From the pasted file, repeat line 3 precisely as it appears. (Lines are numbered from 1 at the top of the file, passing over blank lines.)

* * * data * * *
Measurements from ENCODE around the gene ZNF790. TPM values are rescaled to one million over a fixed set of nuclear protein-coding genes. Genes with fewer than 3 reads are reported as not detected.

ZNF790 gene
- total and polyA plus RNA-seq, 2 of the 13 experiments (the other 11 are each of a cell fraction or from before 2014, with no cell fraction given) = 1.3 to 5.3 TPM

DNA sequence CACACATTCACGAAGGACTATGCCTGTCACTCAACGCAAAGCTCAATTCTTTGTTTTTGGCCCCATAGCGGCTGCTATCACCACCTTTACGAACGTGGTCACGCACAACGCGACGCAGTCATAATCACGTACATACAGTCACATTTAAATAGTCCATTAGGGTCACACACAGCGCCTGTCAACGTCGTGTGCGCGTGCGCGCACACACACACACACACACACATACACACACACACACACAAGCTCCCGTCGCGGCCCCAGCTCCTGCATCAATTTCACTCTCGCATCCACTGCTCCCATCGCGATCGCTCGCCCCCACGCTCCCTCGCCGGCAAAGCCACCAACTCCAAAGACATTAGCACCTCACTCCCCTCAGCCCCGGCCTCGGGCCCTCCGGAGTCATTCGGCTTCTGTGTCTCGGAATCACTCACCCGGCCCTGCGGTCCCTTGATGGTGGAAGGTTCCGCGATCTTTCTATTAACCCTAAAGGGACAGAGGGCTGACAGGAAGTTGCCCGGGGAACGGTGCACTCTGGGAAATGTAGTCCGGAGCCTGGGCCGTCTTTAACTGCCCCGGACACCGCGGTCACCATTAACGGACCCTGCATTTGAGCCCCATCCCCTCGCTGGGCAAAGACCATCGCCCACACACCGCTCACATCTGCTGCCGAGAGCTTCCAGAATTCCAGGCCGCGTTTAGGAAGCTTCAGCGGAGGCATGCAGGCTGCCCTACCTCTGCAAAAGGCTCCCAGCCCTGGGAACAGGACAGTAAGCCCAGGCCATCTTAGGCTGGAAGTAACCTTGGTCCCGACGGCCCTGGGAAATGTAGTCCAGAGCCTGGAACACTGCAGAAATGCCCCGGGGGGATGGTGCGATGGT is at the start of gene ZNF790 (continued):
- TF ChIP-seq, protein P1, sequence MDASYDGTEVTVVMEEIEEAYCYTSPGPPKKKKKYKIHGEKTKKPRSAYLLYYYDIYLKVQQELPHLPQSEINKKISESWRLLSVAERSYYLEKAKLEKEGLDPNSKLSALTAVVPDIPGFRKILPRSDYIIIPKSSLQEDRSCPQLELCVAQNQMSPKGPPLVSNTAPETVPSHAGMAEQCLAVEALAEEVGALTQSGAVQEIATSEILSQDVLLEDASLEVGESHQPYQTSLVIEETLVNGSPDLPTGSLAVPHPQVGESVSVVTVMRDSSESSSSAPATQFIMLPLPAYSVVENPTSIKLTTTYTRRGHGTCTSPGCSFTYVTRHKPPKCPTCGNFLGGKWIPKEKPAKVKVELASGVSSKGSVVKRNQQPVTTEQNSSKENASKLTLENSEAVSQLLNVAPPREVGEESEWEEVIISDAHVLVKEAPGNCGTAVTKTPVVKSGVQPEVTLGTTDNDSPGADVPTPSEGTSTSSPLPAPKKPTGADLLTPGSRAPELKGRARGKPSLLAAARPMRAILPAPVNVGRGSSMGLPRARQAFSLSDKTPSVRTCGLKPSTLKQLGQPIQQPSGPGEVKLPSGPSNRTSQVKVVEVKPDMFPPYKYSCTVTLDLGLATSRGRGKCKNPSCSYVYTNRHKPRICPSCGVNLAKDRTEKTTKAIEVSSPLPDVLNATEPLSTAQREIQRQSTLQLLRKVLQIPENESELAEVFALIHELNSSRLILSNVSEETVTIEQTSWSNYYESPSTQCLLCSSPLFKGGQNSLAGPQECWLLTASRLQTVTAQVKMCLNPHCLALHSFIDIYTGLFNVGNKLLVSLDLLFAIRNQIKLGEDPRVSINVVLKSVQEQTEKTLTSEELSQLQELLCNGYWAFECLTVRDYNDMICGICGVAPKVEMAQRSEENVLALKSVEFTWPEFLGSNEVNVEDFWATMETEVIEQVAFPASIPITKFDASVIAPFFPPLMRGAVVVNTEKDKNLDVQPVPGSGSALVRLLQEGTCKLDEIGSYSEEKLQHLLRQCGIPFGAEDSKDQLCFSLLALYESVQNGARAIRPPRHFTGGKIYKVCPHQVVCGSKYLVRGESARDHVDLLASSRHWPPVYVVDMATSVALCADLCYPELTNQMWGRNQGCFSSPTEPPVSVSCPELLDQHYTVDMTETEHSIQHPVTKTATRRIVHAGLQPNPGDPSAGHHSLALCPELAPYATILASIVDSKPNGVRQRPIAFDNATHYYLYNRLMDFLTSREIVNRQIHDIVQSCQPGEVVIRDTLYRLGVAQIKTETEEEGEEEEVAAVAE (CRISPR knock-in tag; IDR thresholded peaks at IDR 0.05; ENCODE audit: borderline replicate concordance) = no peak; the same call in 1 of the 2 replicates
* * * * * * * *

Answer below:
- total and polyA plus RNA-seq, 2 of the 13 experiments (the other 11 are each of a cell fraction or from before 2014, with no cell fraction given) = 1.3 to 5.3 TPM